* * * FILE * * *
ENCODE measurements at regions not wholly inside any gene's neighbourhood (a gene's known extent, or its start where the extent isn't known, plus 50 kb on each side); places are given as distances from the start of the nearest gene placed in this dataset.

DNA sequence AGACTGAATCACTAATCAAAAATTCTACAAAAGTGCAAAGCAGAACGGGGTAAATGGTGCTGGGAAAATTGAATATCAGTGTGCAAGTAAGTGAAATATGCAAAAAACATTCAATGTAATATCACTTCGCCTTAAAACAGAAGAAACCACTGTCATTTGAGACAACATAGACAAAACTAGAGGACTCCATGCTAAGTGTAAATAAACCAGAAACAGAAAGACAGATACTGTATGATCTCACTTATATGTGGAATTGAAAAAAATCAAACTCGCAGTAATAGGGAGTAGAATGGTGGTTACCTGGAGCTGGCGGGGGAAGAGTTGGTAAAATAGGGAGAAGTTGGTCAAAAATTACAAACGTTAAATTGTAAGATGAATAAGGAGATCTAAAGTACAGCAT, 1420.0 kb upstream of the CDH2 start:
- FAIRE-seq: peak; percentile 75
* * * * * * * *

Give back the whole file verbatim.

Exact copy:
ENCODE measurements at regions not wholly inside any gene's neighbourhood (a gene's known extent, or its start where the extent isn't known, plus 50 kb on each side); places are given as distances from the start of the nearest gene placed in this dataset.

DNA sequence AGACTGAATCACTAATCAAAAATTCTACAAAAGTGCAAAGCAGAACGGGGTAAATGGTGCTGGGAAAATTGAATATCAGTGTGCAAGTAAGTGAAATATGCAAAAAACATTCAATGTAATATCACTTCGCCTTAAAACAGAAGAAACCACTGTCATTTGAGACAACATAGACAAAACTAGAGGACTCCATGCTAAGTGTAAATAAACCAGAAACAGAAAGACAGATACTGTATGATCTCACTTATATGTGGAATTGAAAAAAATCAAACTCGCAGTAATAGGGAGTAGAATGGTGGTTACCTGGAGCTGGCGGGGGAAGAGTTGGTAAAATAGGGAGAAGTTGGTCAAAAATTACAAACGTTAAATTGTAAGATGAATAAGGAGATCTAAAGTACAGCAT, 1420.0 kb upstream of the CDH2 start:
- FAIRE-seq: peak; percentile 75